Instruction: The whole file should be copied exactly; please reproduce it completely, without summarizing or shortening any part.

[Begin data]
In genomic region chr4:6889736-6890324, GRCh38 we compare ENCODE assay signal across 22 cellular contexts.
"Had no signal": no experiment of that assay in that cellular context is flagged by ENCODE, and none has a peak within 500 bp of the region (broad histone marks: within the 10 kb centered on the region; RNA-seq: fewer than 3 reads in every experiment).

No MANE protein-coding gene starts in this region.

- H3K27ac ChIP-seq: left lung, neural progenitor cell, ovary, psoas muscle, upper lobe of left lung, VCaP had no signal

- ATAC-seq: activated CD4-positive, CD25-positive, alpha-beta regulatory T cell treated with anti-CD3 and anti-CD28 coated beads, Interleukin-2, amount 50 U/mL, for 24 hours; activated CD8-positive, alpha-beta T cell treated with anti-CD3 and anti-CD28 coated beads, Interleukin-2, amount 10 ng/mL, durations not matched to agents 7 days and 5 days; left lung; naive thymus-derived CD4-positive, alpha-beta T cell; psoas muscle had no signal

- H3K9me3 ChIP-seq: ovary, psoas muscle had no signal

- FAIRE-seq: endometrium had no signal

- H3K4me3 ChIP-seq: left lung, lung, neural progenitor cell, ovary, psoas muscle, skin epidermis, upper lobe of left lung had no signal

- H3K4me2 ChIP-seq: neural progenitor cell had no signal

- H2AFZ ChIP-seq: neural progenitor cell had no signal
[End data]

In genomic region chr4:6889736-6890324, GRCh38 we compare ENCODE assay signal across 22 cellular contexts.
"Had no signal": no experiment of that assay in that cellular context is flagged by ENCODE, and none has a peak within 500 bp of the region (broad histone marks: within the 10 kb centered on the region; RNA-seq: fewer than 3 reads in every experiment).

No MANE protein-coding gene starts in this region.

- H3K27ac ChIP-seq: left lung, neural progenitor cell, ovary, psoas muscle, upper lobe of left lung, VCaP had no signal

- ATAC-seq: activated CD4-positive, CD25-positive, alpha-beta regulatory T cell treated with anti-CD3 and anti-CD28 coated beads, Interleukin-2, amount 50 U/mL, for 24 hours; activated CD8-positive, alpha-beta T cell treated with anti-CD3 and anti-CD28 coated beads, Interleukin-2, amount 10 ng/mL, durations not matched to agents 7 days and 5 days; left lung; naive thymus-derived CD4-positive, alpha-beta T cell; psoas muscle had no signal

- H3K9me3 ChIP-seq: ovary, psoas muscle had no signal

- FAIRE-seq: endometrium had no signal

- H3K4me3 ChIP-seq: left lung, lung, neural progenitor cell, ovary, psoas muscle, skin epidermis, upper lobe of left lung had no signal

- H3K4me2 ChIP-seq: neural progenitor cell had no signal

- H2AFZ ChIP-seq: neural progenitor cell had no signal